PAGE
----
Castes and ethnic groups[edit]

Bihar's major ethnic group is Indo-Aryan including Bhojpuris, Maithils and Magahis.[20] Bihari society follows a very rigid caste system, which influences daily life and politics.[21]

The 2011 Census of India indicated that Scheduled Castes constituted 16% of Bihar's 10.4 crores population.[22][23] The census identified 21 of 23 Dalit sub-castes as Mahadalits.[24] The Mahadalit community consists of the following sub-castes: Bantar, Bauri, Bhogta, Bhuiya, Chaupal, Dabgar, Dom (Dhangad), Ghasi, Halalkhor, Hari (Mehtar, Bhangi), Kanjar, Kurariar, Lalbegi, Musahar, Nat, Pan (Swasi), Rajwar, Turi, Dhobi, Chamar and Dusadh[25] The Paswan caste was initially left out of the Mahadalit category, to the consternation of Ram Vilas Paswan.[26][27]Adivasis (Scheduled Tribes) constituted around 1.3% of the Bihari population.[28][29][30] They include the Gond, Santhal and Tharu communities.[31][32] There are about 130 Extremely Backward Castes (EBCs) in Bihar.[33][34]

Castes of Bihar[35][36][37][38][39][40][41][42][43]
Caste Population (%) Notes
OBC/EBC 51% Yadavs - 14%
Kurmis - 4%
Kushwaha(Koeri)- 8%
(EBCs - 26%[33][44][45][46][47] -includes,[48][49][50] Teli-3.2%))
Mahadalits*+ Dalits(SCs) 16%[51][52] includes Dusadh- 5%, Musahar- 2.8%[53]
Muslims 16.9%[54] includes (Ashrafi) Sayyid, Sheikh Mughal Pathan castes[55][56]
Forward caste 15%[57] Bhumihar-6%
Brahmin -5%[58]
Rajputs - 3%
Kayastha -1%
Adivasis(STs) 1.3%[59][60]
Others 0.4% includes Christians, Sikhs, Jains

Religion[edit]

According to the 2011 census, 82.7% of Bihar's population practiced Hinduism, while 16.9% followed Islam.[61]

Religion Population
Hindu 82.7
Muslim 16.9
Others 0.4

Bihari diaspora[edit]

Nepal[edit]

A few Bihari people moved towards Madhesh of Nepal for job opportunity. The first Bihari settlement in Nepal started since the 18th century due to similar language and lifestyle to that of Madhesi people of Nepal and many Bihari people got assembled in existing indigenous Madheshi social groups.

Pakistan and Bangladesh[edit]

In 1947, at the time of Partition, many Muslim Biharis moved to what was then East Bengal adjacent to their Bihar province in eastern India.

However, when East Pakistan became the independent state of Bangladesh in December 1971, the Biharis were left behind as the Pakistani army and civilians evacuated and the Bihari population in Bangladesh found themselves unwelcomed in both countries. Pakistan feared a mass influx of Biharis could destabilise a fragile and culturally mixed population, and Bangladeshis scorned the Biharis for having supported and sided with the West Pakistan during the war.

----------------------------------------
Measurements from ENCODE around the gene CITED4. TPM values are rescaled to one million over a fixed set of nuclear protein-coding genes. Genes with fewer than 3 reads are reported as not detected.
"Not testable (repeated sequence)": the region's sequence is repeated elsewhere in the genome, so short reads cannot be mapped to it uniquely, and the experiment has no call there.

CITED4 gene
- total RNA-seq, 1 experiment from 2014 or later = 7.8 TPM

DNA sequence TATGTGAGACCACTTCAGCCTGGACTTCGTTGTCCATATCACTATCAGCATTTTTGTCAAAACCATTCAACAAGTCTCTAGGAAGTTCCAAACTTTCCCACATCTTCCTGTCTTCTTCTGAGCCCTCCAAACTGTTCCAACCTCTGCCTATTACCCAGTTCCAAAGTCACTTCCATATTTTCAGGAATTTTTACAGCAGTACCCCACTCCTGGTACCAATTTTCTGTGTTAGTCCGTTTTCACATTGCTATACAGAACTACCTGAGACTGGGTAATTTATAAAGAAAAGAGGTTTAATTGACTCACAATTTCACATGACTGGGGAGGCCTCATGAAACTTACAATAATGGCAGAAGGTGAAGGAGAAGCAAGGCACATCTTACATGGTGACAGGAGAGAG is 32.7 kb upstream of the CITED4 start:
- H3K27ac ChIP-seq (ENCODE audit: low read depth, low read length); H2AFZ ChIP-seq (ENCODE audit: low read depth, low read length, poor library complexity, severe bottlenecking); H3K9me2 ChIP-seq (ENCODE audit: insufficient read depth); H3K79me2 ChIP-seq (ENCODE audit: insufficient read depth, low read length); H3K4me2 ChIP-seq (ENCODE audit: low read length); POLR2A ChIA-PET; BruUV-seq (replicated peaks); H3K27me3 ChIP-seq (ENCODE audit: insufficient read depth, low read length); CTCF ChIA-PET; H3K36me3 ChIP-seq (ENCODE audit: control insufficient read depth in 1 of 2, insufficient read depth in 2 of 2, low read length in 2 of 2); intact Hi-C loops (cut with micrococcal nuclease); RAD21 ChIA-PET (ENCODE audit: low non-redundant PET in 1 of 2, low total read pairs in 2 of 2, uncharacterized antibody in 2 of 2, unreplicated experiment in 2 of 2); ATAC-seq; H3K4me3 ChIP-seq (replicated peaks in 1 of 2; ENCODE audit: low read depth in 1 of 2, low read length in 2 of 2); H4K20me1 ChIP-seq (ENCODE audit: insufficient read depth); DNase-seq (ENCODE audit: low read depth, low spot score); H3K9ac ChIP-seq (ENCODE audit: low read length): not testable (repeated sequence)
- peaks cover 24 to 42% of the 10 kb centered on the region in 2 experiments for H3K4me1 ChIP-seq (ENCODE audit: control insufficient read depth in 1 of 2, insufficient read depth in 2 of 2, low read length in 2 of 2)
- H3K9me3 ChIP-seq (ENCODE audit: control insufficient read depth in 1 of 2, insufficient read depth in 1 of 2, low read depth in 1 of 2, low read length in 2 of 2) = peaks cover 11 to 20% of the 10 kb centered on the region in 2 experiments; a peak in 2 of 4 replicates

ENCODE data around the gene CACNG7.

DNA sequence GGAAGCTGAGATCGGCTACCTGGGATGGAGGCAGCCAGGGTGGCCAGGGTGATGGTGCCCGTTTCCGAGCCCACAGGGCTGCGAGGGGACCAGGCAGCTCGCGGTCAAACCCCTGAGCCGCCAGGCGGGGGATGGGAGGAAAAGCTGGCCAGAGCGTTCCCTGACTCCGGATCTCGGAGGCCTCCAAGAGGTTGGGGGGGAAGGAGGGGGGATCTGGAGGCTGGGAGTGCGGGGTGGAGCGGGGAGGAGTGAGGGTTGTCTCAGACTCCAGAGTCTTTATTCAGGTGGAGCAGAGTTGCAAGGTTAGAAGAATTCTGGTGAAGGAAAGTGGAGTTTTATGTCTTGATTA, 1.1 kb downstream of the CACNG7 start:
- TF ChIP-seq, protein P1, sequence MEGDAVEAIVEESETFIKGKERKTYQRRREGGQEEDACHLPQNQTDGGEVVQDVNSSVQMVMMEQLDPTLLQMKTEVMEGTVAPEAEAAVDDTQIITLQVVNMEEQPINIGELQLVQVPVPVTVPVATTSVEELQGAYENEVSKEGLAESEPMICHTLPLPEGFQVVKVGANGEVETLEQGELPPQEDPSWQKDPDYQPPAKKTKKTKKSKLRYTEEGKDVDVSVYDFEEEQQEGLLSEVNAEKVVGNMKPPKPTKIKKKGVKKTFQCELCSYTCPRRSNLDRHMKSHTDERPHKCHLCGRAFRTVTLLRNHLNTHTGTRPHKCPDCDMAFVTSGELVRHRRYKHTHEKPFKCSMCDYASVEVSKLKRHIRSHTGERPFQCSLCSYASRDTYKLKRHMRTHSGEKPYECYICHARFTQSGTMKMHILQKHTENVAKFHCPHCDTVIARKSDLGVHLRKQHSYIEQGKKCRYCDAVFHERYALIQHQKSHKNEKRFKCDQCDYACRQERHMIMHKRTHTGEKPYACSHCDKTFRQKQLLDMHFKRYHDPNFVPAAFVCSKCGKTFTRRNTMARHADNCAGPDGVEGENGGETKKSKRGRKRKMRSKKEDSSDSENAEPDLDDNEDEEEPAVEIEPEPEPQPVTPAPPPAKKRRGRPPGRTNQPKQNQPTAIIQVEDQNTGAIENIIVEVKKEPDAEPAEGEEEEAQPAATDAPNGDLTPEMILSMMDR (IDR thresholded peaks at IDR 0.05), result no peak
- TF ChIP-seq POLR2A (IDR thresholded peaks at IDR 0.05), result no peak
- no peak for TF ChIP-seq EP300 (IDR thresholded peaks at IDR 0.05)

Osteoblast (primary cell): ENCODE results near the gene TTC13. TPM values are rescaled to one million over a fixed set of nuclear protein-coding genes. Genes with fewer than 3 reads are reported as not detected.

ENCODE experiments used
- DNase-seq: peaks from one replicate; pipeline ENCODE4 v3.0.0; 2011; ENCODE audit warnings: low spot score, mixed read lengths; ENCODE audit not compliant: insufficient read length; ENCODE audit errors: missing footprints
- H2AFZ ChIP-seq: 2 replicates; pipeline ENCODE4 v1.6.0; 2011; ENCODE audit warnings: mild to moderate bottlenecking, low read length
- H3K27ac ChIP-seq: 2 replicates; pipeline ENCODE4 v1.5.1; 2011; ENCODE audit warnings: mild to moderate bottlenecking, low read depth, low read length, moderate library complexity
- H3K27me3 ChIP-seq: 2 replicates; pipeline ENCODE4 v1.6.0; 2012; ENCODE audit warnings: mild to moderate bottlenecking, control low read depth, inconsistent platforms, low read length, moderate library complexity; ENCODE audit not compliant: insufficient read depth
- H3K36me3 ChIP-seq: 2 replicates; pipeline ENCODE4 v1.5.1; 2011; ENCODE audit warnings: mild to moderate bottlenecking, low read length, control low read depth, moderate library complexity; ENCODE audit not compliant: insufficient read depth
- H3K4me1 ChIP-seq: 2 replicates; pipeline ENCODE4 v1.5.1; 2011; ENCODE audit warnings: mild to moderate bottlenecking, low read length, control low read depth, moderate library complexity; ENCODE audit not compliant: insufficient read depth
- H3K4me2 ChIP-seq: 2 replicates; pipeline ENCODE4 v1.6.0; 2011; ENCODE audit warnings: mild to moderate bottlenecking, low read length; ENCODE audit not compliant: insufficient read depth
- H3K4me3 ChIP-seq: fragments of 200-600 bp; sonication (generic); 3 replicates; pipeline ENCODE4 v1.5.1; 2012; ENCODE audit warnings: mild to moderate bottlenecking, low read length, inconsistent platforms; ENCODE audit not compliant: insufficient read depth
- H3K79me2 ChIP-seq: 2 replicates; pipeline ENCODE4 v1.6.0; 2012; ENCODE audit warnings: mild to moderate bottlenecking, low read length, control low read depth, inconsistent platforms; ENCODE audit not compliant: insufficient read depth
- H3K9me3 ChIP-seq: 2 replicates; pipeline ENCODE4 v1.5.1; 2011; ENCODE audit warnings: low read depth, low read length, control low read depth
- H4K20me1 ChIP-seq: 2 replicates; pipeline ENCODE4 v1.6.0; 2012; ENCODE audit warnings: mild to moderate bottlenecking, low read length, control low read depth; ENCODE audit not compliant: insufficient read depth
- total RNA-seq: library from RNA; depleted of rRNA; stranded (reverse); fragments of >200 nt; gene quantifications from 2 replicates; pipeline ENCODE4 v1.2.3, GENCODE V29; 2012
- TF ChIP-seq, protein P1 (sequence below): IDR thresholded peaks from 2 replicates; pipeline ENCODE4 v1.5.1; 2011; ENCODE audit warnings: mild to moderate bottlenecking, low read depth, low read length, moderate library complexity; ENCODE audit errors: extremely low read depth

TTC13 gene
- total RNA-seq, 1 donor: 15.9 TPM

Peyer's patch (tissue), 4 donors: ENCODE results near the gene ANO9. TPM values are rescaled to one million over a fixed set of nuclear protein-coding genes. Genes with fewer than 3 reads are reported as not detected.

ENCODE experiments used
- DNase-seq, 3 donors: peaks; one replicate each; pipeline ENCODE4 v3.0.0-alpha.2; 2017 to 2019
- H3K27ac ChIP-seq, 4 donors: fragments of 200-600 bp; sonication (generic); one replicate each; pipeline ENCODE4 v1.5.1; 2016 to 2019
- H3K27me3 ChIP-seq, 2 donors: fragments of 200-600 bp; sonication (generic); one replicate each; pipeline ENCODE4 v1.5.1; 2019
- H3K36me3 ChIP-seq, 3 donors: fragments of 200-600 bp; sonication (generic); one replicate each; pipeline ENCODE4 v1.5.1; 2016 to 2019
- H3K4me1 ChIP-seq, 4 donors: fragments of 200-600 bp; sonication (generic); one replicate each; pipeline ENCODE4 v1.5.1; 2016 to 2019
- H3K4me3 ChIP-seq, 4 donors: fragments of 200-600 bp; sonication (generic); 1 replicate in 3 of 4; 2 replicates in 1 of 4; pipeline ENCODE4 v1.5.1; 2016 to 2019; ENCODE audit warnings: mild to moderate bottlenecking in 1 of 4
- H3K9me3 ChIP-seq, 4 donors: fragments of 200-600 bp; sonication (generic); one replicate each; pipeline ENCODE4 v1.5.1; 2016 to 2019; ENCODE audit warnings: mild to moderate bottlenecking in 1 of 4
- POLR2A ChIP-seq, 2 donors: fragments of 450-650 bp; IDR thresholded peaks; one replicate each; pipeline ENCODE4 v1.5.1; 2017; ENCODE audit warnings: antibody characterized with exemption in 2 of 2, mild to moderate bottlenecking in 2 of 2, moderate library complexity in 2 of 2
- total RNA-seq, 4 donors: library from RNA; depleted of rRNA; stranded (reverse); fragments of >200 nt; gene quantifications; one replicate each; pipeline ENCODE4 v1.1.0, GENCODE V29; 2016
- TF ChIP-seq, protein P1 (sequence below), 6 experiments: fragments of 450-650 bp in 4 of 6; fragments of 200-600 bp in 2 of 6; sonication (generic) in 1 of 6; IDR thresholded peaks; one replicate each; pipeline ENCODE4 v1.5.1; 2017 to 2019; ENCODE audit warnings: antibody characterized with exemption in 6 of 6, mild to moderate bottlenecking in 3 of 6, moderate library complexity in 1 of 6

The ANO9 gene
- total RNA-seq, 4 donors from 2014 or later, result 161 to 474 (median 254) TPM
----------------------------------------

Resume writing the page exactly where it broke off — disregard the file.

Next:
With little or no legal negotiation about offering the Biharis Pakistani citizenship or safe conduit back home to their native Bihar in India, the Biharis (called "stranded Pakistanis" by some Bangladeshi politicians) have remained stateless for 33 years. The Office of the United Nations High Commissioner for Refugees (UNHCR) has not addressed the plight of the Biharis. An estimated 600,000 Biharis live in 66 camps in 13 regions across Bangladesh, and an equal number have acquired Bangladeshi citizenship. In 1990, a small number of Biharis were allowed to immigrate to Pakistan.

Pakistan has reiterated that as the successor state of East Pakistan (now Bangladesh), as well as having greater cultural and linguistic similarities with Bengalis, Bangladesh should accept the Biharis as full citizens. Pakistani politicians and government officials have refused to accept these nearly 300,000 stranded Pakistanis of Bihari origin due to inability to absorb such a large number of immigrants at the moment.

In May 2008, a Bangladeshi court ruled that Biharis who were either minors in 1971 or born after 1971 are Bangladeshi citizens and have the right to vote.[62][63] As a result of the ruling, an estimated 150,000 of the 300,000 Biharis living in Bangladesh are eligible for Bangladeshi citizenship.[63] Although the court ruling explicitly said that the Biharis are eligible to register to vote in the December 2008 elections, the Election Commission closed its rolls in August 2008 without enrolling them.[64]

Caribbean, Fiji, Mauritius and South Africa[edit]

A large number of people from present-day Bihar travelled to various parts of the world in the 19th century to serve as indentured labours on sugarcane, cocoa, rice, and rubber plantations in the Caribbean, Fiji. Mauritius, and Natal, South Africa.

A majority of Indo-Mauritians are Bihari Mauritians.[65] Most of the Mauritian Prime Ministers were Indo-Mauritians of Bihari descent.[66]A majority of Indo-Caribbeans are of Bihari descent, while Indo-Fijians are mostly descendants of the Awadh region in Uttar Pradesh as well as Bihar.

Bihari sub-nationalism[edit]